Greg Kyte

Greg noted that the times in which accountants clock in and out are often subjective. He posed the question of whether or not accountants should stop billing their clients if they take a break or use the restroom: 

In terms of subjectivity, if I had to use the bathroom, [do] I stop the clock? … If I [were the client’s] employee, I wouldn’t clock out to go use the bathroom, so I went back and forth on that [question]. When does the clock start? When does the clock stop?

Greg Kyte

Although using timesheets may seem fair and straightforward, the amount of time you spend charging a client can become unclear. Different subjective factors impact the amount of time you bill. 

Man walking outside checking his watch for the time

On top of the subjective measures in which accountants charge clients, firms should note that time tracking is typically inaccurate. Greg observed that employees usually do not go to the trouble of maintaining accurate timesheets if they’ve worked for their firm for an extended period. 

How accountants determine hourly rates

In addition to the subjective factors determining the duration in which accountants bill clients, there’s also a great deal of subjectivity in calculating hourly rates. Accountants largely base hourly rates on their competition rather than the actual value of their services:

What is a fair hourly rate? You don’t know. You’re basing that on what you think your competition is charging—not on going, ‘Well, I actually provide this much value in every hour that I [spend working].’ … [The hourly rate is] not fair. You’re just going, … ‘Well, the partners of your firm want to make this much profit, they have this much overhead, and they’re trying to back into … what they guess is the right number of hourly rates that they can bill in a year.

Greg Kyte

Competitor prices and your firm’s financial needs determine the hourly rate that clients pay, meaning that the price doesn’t reflect the value of your services. Caleb noted that hourly rates are arbitrary: 

Accounting firms don’t collect empirical evidence to determine [a fair hourly rate]. They will go about it … in any kind of economic sense. It’s just pulling numbers out of the air or just basing it on something that somebody else did, which they probably just pulled out of the air.

Caleb Newquist

Accountants’ hourly rates do not reflect the value of their work. Additionally, accounting firms will often use timesheets even when they charge clients fixed prices. Greg noted that in his past experiences with time tracking, the number of hours he worked didn’t affect the price his firm charged clients. He worked more hours than other accountants, but it didn’t impact the amount clients paid:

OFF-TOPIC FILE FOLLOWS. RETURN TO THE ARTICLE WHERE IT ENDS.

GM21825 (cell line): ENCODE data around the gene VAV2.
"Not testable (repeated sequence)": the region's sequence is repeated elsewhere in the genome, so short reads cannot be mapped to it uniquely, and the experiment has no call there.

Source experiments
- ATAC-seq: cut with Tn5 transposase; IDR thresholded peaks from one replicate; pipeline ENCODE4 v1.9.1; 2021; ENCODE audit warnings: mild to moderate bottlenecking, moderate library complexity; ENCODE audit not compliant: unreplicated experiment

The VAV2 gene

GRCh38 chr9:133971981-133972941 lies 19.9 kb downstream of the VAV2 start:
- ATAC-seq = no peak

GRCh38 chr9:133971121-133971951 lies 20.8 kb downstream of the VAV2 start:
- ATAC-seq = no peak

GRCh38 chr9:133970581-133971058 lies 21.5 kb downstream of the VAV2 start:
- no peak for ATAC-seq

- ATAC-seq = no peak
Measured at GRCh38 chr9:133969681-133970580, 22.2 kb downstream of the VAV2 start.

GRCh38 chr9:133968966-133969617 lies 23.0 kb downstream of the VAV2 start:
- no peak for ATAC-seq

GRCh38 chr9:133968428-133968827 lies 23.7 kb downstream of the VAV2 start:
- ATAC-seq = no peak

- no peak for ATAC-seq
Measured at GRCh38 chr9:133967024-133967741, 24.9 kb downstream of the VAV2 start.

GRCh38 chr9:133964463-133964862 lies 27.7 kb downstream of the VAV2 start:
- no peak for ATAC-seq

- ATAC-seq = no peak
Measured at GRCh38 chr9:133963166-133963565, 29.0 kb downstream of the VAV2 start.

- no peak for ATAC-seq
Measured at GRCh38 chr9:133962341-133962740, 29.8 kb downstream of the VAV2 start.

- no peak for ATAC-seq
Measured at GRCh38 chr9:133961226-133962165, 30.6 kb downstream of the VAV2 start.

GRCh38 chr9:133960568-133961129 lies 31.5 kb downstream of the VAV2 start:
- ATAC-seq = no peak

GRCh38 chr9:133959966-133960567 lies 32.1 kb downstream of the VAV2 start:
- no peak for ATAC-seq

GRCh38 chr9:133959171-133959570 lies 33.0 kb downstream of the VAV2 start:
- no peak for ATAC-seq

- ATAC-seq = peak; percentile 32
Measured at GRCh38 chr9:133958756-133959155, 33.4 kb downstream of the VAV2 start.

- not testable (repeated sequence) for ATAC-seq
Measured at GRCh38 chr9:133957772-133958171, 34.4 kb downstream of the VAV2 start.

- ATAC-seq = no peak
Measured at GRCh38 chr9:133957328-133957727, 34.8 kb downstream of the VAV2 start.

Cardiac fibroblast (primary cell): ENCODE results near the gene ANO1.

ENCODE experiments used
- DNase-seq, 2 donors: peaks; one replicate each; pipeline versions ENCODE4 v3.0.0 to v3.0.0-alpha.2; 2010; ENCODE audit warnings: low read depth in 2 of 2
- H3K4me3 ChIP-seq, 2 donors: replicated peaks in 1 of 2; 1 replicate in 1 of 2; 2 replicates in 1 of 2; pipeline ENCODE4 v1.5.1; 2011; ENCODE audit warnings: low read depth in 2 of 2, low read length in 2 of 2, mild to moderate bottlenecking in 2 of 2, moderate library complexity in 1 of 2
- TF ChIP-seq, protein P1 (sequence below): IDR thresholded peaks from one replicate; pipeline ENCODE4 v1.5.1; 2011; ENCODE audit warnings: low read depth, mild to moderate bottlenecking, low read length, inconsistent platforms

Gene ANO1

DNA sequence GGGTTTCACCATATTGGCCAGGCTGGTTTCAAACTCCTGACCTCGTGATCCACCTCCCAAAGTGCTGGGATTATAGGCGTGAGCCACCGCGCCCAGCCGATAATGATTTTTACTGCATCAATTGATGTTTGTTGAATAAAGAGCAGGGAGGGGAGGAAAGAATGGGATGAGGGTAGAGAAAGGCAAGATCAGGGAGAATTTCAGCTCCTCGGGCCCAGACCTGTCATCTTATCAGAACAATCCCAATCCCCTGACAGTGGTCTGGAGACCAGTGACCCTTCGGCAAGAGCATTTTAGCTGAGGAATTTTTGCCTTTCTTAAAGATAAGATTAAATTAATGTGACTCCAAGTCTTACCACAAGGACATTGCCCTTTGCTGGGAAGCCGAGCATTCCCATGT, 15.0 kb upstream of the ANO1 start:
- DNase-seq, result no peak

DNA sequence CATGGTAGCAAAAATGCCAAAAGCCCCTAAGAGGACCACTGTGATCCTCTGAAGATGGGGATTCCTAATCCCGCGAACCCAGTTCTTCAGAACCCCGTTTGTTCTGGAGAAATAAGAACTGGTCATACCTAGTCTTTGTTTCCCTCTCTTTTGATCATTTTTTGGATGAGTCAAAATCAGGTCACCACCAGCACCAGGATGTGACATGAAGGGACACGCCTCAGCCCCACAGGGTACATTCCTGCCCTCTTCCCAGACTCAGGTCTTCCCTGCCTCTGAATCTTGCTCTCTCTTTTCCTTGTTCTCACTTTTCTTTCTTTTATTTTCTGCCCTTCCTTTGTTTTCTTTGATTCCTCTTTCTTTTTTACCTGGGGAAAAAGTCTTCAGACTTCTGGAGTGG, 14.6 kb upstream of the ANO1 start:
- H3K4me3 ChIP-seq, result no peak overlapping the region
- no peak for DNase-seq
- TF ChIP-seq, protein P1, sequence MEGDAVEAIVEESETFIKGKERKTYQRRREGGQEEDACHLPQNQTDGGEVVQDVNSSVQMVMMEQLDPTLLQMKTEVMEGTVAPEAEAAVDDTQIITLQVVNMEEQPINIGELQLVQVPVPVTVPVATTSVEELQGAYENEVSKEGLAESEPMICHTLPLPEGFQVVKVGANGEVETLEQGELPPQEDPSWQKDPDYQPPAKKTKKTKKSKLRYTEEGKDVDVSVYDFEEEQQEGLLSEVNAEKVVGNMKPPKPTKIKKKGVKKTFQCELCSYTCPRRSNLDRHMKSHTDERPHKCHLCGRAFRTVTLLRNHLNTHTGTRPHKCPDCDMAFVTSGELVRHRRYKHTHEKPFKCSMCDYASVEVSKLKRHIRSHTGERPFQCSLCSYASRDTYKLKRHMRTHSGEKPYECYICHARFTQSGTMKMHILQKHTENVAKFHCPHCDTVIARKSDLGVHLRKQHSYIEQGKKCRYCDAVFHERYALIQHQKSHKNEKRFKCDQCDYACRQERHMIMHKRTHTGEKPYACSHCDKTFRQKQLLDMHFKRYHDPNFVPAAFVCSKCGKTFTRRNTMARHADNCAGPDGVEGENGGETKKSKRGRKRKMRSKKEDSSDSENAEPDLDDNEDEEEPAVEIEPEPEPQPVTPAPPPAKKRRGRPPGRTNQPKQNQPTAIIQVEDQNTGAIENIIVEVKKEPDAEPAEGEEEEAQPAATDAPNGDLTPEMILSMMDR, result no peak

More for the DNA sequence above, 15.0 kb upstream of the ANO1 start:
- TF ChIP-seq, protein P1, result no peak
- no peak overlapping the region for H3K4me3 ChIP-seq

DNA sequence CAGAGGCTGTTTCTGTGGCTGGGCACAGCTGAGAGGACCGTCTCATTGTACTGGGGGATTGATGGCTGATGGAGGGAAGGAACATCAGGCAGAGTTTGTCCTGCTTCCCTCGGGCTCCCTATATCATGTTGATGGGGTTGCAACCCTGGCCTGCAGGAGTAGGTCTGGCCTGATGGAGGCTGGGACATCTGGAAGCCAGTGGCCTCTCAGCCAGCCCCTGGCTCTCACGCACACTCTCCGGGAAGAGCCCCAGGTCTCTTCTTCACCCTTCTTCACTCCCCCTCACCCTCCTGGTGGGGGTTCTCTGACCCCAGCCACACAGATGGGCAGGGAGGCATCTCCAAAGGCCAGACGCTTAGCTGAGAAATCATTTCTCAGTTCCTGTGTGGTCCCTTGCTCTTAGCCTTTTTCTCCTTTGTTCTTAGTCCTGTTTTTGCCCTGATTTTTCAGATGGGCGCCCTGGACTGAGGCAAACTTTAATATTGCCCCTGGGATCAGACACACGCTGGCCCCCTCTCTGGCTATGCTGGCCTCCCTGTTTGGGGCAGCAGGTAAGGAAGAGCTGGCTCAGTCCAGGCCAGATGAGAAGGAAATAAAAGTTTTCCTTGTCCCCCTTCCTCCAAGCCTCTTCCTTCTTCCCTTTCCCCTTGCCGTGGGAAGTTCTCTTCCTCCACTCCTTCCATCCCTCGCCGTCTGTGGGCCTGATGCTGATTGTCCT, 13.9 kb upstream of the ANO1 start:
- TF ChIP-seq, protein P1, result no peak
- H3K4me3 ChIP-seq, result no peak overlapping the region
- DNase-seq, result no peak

I was slow with everything I did, and [my manager] was like, ‘You know what? The clients [are] going to pay the same amount if you do it or if I do it. Because [if] you’re going to do it, you got a lower hourly rate [because] you take forever. I’ve gotten a [higher] hourly rate [because] I can bang this stuff out [quickly].’ At the end of the day, [clients] paid the same amount. It’s like they have fixed prices.

Greg Kyte

Even though Greg’s firm technically charged hourly rates, the prices their clients paid did not fluctuate based on the number of hours that they worked. They functionally set fixed prices, but they ostensibly charged by the hour. 

Learn more about timesheets and setting prices

Accounting professionals often view time tracking as a fair and simple way to charge their clients, but because of the subjective factors that affect the amount of time you spend on the clock and the price of your hourly rate, time tracking is not the best pricing strategy for accounting firms. 

If you want to learn more about timesheets and establishing prices for your firm, read Part Two, Three, and Four of this webinar articles series. You can also watch the entire webinar here

If you’re looking for more ways to grow your accounting firm, consider partnering with Gusto. When you become a Gusto partner, you get exclusive access to tools and resources to support your clients into the future. We make it easy for accountants to onboard pay and advise their clients and firms. We also enable accountants to streamline payroll and benefits. Join Gusto’s Partner Program today.

Gusto Editors Gusto Editors, contributing authors on Gusto, provide actionable tips and expert advice on HR and payroll for successful business management.